|Lecavalier vs. Richards||Tweet|
|Written by Steve Laidlaw|
|Tuesday, 12 July 2011 22:36|
Have you ever lived in another person’s shadow? Being constantly outshone by another is a maddening experience that can tear away at the fabric of your soul. This is because, more often than not, it is someone you genuinely like or at the very least respect who is keeping you down. Whether it is your best friend or a family member who is keeping you out of the spotlight, you cannot help but start feeling like this person is not someone you love but rather your mortal enemy. This can put a heavy strain on the relationship but even more than that it can shatter your feelings of self-worth. Consider then the plight of Brad Richards; doomed to live in the shadow of friend and former teammate Vincent Lecavalier.
It all began in 1997 when Richards joined the Rimouski Oceanic for the 1997-98 QMJHL season where he’d team up with Lecavalier for the very first time. It was a highly successful season as both players recorded 115 points on the season, went on a lengthy playoff run and both went on to be drafted by the Tampa Bay Lightning in the 1998 NHL Entry Draft. It was Lecavalier though who received all the hype. He would play for Canada at the World Junior Championships that year and would go on to be the first overall selection in the draft. Richards was an afterthought, deemed to be a product of his environment, ultimately being selected in the third round. You could hardly blame Lecavalier though. He had his own problems to deal with; namely having to carry the weight of being a number one pick and being publicly anointed the next great French Canadian hockey player.
The following season Lecavalier made the jump to the NHL leaving Richards back in Rimouski to make a name for himself. Richards would do just that putting up some absolutely exorbitant point totals over two more QMJHL seasons and leading Rimouski to the 1999-00 Memorial Cup. That was great but Lecavalier was still an NHLer and thus still shone brighter.
When Richards finally made his NHL debut in 2000-01, he outscored Lecavalier but that was also the season that Lecavalier was first named Captain of the Lightning. Richards could not catch a break. Lecavalier was doomed to be in the spotlight and Richards was doomed to live in his shadow.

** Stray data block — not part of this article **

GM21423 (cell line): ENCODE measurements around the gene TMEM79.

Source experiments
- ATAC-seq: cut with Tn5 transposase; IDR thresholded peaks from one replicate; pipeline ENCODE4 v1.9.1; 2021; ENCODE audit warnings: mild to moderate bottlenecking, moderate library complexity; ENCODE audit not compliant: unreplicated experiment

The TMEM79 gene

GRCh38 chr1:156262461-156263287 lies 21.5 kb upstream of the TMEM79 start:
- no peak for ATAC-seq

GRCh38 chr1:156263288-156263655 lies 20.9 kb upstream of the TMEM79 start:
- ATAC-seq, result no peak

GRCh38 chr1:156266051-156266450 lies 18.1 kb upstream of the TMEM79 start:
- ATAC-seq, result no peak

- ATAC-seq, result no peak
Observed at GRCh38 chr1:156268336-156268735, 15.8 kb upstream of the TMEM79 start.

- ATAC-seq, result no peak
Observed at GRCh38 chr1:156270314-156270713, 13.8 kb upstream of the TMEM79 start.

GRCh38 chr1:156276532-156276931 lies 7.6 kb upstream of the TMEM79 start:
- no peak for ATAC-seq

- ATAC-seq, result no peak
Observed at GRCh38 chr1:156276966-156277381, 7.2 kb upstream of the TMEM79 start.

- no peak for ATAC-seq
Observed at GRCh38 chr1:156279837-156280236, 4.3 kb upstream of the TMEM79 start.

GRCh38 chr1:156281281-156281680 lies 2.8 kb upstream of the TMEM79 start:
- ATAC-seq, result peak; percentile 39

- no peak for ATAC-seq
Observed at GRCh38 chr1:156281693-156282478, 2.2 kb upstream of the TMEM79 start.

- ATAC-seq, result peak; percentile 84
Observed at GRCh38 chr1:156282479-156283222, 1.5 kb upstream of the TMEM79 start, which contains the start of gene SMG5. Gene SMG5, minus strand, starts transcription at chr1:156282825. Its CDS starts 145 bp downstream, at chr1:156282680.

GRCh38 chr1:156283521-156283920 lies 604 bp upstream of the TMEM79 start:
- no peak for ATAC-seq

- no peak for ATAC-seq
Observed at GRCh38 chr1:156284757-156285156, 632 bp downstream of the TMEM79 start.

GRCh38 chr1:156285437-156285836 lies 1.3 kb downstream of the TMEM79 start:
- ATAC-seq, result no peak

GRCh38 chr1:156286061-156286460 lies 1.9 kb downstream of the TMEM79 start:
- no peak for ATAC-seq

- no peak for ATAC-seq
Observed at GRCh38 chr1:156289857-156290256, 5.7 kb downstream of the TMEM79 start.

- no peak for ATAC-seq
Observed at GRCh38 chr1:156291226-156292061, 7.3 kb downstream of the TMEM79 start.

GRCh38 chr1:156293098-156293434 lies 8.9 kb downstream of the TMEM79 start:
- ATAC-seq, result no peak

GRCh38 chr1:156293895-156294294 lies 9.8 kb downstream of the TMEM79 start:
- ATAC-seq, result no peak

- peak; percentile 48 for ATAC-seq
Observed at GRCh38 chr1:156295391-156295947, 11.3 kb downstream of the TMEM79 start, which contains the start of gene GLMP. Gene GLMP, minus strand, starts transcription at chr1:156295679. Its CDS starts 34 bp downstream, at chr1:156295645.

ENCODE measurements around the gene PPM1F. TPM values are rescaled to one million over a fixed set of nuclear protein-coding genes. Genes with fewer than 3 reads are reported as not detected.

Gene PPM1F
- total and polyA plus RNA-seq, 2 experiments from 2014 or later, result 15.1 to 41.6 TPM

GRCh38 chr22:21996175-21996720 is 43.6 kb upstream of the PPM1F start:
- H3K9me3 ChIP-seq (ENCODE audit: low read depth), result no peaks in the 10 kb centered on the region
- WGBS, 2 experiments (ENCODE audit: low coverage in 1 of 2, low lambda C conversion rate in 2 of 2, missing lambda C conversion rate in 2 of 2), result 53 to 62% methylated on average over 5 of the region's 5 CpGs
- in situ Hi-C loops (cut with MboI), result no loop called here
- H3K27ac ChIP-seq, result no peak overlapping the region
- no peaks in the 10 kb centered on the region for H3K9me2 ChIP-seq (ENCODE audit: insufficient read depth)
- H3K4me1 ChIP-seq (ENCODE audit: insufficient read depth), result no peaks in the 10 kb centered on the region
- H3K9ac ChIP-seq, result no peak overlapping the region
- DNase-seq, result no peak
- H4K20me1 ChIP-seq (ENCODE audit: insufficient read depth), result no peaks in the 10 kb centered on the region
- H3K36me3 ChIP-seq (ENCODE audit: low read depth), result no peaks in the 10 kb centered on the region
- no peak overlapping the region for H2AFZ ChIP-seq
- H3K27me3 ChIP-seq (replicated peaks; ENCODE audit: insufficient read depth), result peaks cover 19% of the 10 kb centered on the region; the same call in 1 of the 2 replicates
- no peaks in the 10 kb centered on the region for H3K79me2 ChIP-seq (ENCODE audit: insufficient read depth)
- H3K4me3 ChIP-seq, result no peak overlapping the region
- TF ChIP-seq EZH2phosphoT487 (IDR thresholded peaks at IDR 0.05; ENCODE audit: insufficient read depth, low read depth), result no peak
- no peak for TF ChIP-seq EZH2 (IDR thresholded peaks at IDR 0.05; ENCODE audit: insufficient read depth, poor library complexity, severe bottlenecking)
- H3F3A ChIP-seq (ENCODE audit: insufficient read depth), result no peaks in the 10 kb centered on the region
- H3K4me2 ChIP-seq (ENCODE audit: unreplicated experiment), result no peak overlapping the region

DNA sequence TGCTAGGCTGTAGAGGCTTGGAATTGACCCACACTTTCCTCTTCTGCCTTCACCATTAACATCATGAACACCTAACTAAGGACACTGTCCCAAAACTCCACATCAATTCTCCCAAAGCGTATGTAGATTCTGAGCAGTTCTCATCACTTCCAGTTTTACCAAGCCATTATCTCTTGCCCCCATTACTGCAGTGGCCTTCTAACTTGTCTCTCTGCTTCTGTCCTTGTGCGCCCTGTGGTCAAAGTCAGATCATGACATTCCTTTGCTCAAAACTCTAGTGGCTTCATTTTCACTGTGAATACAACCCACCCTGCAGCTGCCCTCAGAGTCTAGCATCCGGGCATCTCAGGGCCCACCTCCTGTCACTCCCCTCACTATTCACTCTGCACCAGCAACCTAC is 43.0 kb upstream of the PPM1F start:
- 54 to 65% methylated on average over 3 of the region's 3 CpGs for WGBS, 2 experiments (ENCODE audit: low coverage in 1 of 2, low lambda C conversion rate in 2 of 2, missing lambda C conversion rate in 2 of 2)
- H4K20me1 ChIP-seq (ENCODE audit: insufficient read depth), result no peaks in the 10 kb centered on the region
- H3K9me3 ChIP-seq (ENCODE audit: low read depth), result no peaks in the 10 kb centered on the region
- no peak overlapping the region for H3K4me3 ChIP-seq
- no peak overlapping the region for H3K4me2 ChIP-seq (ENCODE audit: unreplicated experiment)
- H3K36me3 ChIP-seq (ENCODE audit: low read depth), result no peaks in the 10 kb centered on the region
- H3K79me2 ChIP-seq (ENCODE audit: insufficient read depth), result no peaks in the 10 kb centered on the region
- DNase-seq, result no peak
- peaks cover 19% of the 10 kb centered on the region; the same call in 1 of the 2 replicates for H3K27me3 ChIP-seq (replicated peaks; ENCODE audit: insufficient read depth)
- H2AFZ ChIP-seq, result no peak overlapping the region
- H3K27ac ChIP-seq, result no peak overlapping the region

That all finally changed in the 2004 NHL Playoffs when the Lightning won the Stanley Cup and it was Richards, not Lecavalier who lead the team to victory and won the Conn Smythe. The spotlight was on Richards for what would seem like the first time ever but then the lockout came and all was soon forgotten. Then one season after the lockout Lecavalier finally reached his potential scoring 108 points and leading the league in goals with 52. Richards was once again an also ran and would be traded to Dallas the following season.
This is where Richards finally got to make a name for himself emerging as a bonafide superstar and one of the top playmakers in the game. He would culminate his rise from the shadows becoming the top prize of this summer’s free agent market. By signing with the Rangers all eyes will now be on Richards. Lecavalier has meanwhile seen himself shifted to the backburner in the wake of Stamkos fever. It truly is a paradox and leaves us with the ultimate question: Who is better, Richards or Lecavalier?
A quick glance at the numbers from the past few seasons would no doubt leave you leaning towards Richards but it is important to look deeper than just point totals when considering who to take in your standard Yahoo! pool.
These are the season averages for both players over the past three seasons. The first thing to note is that durability has been an issue. At 31 years old, neither Richards or Lecavalier is a spring chicken. They are still in their respective primes but neither one should be counted on for a full season. There is little advantage for either one with regard to durability.